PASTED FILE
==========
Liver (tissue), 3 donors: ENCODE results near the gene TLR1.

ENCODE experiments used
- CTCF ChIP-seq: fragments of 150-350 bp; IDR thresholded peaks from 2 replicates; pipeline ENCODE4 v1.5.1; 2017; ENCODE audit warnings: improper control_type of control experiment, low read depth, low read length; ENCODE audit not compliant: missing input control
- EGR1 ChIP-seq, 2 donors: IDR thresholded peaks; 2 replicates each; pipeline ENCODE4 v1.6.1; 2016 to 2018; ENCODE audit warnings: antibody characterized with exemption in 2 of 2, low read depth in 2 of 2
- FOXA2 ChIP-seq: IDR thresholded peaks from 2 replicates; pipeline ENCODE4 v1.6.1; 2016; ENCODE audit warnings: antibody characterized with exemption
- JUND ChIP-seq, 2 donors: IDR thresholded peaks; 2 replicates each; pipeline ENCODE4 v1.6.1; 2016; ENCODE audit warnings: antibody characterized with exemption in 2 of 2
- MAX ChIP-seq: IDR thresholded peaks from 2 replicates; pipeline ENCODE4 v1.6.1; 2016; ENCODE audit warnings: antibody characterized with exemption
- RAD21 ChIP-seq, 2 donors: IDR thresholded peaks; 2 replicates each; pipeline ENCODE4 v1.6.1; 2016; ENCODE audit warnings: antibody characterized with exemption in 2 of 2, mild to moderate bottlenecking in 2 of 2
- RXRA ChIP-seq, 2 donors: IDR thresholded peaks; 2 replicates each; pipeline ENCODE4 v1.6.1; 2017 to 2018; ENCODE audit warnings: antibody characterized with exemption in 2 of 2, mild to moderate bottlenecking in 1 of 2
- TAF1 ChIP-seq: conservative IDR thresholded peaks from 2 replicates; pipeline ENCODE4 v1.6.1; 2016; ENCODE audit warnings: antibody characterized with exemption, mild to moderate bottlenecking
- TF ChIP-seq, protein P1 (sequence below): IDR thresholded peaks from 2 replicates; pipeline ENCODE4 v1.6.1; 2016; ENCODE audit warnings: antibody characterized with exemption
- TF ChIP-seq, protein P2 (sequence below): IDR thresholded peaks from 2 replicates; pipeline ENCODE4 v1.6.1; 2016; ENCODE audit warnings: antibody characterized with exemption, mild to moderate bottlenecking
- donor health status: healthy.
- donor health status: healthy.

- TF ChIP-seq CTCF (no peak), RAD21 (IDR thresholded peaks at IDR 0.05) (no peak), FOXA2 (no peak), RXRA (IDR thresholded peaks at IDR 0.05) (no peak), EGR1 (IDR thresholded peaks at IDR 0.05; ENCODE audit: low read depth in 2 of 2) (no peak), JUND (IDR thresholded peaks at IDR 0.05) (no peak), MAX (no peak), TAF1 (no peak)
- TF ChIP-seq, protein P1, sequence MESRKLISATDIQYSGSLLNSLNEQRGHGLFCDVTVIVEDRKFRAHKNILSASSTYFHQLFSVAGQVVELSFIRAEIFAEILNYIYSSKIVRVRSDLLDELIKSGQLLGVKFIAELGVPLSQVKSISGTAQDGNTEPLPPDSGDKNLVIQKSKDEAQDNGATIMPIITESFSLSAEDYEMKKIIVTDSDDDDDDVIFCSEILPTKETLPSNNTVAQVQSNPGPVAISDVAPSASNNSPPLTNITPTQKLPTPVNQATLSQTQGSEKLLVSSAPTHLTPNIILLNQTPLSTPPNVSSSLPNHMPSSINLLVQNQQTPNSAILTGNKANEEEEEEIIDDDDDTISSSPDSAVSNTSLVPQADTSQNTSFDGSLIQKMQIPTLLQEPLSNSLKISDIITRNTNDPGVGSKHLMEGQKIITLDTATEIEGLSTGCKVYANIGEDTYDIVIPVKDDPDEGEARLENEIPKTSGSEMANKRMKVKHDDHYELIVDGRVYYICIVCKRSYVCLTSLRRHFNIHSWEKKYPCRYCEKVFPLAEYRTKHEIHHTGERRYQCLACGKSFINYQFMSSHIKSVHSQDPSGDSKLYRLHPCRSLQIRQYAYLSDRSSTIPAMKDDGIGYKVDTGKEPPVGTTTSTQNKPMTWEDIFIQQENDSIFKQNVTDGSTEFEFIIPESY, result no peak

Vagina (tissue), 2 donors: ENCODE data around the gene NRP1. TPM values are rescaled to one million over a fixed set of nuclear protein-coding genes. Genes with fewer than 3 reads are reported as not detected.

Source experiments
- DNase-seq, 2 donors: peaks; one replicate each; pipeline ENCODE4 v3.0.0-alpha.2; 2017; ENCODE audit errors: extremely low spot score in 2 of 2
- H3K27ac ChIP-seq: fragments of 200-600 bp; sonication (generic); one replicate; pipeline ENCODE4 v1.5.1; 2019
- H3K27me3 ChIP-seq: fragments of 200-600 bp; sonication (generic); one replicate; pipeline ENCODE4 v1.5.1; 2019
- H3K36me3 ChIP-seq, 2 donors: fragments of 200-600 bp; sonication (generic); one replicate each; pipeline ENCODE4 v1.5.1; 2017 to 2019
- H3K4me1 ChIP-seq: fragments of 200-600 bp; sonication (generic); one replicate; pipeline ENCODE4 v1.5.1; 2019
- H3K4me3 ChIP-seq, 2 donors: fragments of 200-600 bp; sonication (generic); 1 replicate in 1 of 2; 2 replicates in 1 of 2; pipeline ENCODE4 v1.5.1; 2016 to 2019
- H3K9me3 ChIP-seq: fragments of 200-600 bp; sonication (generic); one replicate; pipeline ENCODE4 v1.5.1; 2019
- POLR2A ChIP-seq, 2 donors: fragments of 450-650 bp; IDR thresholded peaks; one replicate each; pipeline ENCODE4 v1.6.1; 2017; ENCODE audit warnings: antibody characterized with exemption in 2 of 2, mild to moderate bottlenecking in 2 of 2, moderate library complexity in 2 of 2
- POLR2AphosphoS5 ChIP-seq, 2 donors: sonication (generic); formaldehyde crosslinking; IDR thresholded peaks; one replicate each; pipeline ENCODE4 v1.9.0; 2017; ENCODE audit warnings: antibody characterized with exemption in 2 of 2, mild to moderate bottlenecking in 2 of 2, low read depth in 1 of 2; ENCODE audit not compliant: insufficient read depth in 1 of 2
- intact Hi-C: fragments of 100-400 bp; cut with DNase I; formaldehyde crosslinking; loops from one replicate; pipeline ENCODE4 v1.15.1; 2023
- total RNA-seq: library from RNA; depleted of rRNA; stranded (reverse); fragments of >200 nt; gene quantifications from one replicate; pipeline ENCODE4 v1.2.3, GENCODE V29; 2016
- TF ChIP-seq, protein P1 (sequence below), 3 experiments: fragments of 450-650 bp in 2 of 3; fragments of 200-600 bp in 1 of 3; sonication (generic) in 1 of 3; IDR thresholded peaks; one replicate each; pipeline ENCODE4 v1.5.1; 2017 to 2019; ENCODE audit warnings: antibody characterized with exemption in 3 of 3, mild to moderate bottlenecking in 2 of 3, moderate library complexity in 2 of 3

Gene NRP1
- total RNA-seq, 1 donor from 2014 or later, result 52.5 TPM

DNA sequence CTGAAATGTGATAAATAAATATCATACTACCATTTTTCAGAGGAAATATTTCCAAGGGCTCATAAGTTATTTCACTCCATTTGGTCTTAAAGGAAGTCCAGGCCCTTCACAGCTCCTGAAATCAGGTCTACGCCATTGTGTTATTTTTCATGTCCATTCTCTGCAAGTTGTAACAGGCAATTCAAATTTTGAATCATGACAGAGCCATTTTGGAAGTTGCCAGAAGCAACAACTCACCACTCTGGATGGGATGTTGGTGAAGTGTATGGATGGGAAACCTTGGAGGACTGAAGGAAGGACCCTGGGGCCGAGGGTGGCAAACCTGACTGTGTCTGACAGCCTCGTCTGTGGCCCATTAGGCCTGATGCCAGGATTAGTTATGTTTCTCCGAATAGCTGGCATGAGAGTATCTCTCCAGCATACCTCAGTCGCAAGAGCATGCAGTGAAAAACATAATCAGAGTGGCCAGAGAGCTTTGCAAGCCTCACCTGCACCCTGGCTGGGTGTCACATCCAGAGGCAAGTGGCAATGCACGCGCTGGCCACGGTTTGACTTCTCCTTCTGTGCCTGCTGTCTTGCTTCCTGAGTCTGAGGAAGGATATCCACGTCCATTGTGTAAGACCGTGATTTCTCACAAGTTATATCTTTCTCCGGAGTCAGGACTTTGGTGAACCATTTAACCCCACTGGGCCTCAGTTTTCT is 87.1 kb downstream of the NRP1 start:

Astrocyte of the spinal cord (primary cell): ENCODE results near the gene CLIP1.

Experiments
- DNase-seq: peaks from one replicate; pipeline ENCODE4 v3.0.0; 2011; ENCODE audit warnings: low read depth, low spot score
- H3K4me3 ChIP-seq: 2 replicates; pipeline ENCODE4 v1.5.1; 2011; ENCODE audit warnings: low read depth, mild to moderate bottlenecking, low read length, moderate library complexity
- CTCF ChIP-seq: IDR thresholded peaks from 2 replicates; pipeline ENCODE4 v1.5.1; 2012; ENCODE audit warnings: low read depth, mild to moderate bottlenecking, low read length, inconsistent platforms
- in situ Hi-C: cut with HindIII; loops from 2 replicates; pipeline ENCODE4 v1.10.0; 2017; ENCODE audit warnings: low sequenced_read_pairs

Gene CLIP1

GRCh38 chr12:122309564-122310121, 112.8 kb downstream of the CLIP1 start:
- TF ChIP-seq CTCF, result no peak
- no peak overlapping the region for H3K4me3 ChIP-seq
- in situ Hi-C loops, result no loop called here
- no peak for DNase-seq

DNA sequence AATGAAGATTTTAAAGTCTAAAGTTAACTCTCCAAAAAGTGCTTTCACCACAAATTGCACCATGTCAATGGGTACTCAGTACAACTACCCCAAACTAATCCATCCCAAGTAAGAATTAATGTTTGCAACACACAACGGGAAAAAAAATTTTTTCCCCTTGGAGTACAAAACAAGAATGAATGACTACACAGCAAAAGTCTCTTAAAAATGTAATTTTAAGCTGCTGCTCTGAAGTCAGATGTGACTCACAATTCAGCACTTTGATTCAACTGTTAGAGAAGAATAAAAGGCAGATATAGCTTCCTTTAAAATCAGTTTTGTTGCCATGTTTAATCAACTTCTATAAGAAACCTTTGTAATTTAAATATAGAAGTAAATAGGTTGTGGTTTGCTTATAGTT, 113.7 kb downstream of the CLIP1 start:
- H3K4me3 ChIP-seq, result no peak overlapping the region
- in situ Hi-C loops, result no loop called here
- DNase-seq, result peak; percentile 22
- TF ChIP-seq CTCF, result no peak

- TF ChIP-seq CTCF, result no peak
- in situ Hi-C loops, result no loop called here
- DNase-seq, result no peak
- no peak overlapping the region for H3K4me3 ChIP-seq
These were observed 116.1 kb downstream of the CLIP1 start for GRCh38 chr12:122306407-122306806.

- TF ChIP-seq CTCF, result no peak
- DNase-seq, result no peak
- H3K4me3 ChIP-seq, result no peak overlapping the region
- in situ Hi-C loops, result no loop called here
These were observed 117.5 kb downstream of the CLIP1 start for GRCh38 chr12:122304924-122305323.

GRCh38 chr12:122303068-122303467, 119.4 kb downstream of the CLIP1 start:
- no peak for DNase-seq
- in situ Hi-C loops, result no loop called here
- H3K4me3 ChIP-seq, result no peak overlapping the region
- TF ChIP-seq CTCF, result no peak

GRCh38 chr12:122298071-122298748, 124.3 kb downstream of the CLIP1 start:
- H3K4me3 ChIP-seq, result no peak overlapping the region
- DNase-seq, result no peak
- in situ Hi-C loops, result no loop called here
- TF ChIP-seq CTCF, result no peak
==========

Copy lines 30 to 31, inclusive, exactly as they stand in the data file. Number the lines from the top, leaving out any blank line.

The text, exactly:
- TF ChIP-seq, protein P1 (sequence below), 3 experiments: fragments of 450-650 bp in 2 of 3; fragments of 200-600 bp in 1 of 3; sonication (generic) in 1 of 3; IDR thresholded peaks; one replicate each; pipeline ENCODE4 v1.5.1; 2017 to 2019; ENCODE audit warnings: antibody characterized with exemption in 3 of 3, mild to moderate bottlenecking in 2 of 3, moderate library complexity in 2 of 3

Gene NRP1